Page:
Chinese cyber-dissident, Du Daobin, has been sentenced to four years under house arrest after being convicted for posting pro-democracy articles on the Net. Du's trial in Xiaogan, in the central province of Hubei, on Friday lasted just 15 minutes, during which time he was not allowed to speak.
Although Du accepts that he posted 26 essays on democracy and respect for human rights, he refuses to admit that it was a crime or that he was guilty of subversion.
Human rights organisation, Reporters Without Borders, accepted that the sentence was lenient, especially since Chinese authorities in the past have imposed long jail terms to such activists. Even so, the group maintains that Du was convicted unfairly on the "baseless charge of 'inciting subversion of the state'".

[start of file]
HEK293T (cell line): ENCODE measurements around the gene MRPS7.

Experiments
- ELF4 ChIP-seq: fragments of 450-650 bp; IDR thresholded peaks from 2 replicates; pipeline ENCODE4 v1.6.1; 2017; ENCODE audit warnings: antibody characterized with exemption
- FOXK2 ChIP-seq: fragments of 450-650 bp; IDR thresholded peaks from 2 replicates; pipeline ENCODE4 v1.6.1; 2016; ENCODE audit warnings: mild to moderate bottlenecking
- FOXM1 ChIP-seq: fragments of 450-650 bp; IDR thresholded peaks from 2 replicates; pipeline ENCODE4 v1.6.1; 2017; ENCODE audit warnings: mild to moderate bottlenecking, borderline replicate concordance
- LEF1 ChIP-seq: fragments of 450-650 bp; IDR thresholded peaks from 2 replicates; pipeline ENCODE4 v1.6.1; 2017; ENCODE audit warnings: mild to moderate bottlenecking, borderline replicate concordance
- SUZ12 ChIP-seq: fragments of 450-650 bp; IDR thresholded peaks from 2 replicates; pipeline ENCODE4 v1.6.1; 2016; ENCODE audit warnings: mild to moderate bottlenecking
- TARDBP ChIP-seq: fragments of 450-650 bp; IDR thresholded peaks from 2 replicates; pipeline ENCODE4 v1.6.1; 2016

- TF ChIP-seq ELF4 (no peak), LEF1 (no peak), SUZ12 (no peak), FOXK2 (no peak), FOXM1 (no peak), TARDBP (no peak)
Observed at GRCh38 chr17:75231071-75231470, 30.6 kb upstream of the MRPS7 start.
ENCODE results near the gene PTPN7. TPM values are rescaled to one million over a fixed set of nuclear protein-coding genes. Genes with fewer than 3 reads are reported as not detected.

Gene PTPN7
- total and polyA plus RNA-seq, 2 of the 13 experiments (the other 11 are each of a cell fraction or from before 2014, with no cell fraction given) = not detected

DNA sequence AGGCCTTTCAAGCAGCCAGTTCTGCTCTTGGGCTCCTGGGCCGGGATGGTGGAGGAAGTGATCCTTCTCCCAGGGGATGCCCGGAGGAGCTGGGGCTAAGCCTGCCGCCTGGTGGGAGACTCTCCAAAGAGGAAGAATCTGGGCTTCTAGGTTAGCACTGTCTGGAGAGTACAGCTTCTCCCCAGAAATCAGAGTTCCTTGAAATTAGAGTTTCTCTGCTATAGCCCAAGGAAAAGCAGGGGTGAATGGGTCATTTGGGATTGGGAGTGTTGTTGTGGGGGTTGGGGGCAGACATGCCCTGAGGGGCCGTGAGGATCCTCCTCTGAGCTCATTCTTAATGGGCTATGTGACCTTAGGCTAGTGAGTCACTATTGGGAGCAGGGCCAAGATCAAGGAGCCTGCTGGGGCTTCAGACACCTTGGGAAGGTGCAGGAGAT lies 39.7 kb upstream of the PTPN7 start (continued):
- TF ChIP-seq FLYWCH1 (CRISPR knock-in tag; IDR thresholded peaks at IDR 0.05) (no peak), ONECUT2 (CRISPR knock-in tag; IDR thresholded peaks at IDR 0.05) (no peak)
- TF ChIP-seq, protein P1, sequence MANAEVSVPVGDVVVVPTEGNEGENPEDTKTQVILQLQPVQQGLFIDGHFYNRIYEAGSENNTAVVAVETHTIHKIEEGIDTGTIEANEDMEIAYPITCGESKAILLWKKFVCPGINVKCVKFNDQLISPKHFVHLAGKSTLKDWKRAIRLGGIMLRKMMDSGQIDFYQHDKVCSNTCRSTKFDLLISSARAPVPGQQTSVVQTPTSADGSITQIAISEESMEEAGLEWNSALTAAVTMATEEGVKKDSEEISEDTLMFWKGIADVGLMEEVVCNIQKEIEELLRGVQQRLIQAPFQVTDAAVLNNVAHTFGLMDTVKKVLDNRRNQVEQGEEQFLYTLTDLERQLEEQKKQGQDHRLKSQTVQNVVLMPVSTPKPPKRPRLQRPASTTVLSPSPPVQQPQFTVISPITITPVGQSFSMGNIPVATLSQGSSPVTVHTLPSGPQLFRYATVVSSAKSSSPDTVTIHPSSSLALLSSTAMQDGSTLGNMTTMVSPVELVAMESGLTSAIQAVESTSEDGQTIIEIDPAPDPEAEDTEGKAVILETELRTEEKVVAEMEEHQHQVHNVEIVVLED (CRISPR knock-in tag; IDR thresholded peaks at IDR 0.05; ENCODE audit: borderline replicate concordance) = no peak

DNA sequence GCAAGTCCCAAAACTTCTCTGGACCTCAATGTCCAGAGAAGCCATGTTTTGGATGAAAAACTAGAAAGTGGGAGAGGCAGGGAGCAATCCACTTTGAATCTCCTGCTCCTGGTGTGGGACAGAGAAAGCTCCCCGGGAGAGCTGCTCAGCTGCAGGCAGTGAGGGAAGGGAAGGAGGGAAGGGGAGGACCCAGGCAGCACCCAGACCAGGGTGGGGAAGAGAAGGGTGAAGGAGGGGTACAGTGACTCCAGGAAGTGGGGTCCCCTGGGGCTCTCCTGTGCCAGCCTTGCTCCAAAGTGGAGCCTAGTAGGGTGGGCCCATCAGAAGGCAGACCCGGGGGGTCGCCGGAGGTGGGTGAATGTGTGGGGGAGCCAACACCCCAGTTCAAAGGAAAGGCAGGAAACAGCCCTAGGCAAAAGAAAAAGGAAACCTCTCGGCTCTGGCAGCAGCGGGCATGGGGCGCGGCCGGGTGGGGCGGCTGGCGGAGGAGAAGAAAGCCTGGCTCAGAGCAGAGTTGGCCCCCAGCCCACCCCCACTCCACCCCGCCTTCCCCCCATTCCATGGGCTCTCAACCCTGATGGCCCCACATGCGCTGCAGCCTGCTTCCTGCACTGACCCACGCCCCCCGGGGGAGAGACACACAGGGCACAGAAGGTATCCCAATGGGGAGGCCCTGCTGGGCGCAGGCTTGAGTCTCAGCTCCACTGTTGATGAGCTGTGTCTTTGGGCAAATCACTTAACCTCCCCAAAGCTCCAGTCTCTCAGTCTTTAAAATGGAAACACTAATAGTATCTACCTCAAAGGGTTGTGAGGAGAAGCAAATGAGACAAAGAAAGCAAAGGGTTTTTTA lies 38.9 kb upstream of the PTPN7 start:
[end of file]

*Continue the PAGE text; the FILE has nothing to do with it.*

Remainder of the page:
"This is a Pyrrhic victory," said Reporters Without Borders. "It allows Du to leave prison but it puts him under such a degree of police surveillance that his freedom is illusory. This sentence aims both to silence a human rights activist and at the same time appease those in China and abroad who criticised his imprisonment."
Du, 40, was arrested last October as he returned home from work. As well as pr-democracy activist, he also campaigned for the release of Liu Di, a young student imprisoned for posting messages calling for democracy in China on on-line forums. Liu was released in November last year after more than a year of detention without trial. ®
Sponsored: Webcast: Simplify data protection on AWS